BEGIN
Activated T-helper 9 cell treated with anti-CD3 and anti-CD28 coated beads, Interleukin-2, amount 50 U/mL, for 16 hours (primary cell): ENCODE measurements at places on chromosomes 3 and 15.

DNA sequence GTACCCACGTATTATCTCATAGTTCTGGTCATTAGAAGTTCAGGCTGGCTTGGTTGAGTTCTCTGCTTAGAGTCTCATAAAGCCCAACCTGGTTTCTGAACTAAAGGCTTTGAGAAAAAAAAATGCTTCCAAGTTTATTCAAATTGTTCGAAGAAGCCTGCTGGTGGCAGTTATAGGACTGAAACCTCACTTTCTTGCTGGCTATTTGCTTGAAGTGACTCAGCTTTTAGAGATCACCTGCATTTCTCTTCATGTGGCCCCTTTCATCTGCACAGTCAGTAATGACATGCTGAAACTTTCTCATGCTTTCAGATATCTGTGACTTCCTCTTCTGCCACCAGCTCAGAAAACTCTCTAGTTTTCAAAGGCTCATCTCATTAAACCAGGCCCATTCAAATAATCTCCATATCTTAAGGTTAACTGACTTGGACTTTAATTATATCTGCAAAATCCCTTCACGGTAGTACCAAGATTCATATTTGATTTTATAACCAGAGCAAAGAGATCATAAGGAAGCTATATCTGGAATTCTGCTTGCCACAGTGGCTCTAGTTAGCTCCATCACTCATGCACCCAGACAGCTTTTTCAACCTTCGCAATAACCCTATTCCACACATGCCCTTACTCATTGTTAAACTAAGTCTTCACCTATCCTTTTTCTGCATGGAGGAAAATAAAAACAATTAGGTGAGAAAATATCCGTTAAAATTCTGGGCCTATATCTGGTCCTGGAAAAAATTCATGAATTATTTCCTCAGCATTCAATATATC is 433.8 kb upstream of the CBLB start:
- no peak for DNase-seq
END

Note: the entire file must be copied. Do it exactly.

Activated T-helper 9 cell treated with anti-CD3 and anti-CD28 coated beads, Interleukin-2, amount 50 U/mL, for 16 hours (primary cell): ENCODE measurements at places on chromosomes 3 and 15.

DNA sequence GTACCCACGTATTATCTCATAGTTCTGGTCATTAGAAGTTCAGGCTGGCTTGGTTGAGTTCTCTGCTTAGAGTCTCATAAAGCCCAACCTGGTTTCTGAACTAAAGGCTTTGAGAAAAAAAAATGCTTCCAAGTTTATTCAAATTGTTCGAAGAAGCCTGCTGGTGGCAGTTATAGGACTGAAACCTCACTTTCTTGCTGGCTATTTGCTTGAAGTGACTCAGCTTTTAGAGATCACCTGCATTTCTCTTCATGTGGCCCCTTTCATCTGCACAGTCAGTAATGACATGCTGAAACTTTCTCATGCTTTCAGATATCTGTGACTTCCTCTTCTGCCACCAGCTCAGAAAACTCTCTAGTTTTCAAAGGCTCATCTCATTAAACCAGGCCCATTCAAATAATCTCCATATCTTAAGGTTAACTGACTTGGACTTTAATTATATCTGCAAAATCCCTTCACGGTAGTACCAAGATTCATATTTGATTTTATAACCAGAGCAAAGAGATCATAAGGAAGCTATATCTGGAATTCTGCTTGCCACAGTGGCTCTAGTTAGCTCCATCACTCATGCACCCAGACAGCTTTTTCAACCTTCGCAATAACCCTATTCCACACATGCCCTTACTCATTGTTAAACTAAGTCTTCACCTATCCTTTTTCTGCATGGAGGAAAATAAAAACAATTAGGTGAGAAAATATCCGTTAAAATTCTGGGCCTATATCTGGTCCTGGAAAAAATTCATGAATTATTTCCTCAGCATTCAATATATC is 433.8 kb upstream of the CBLB start:
- no peak for DNase-seq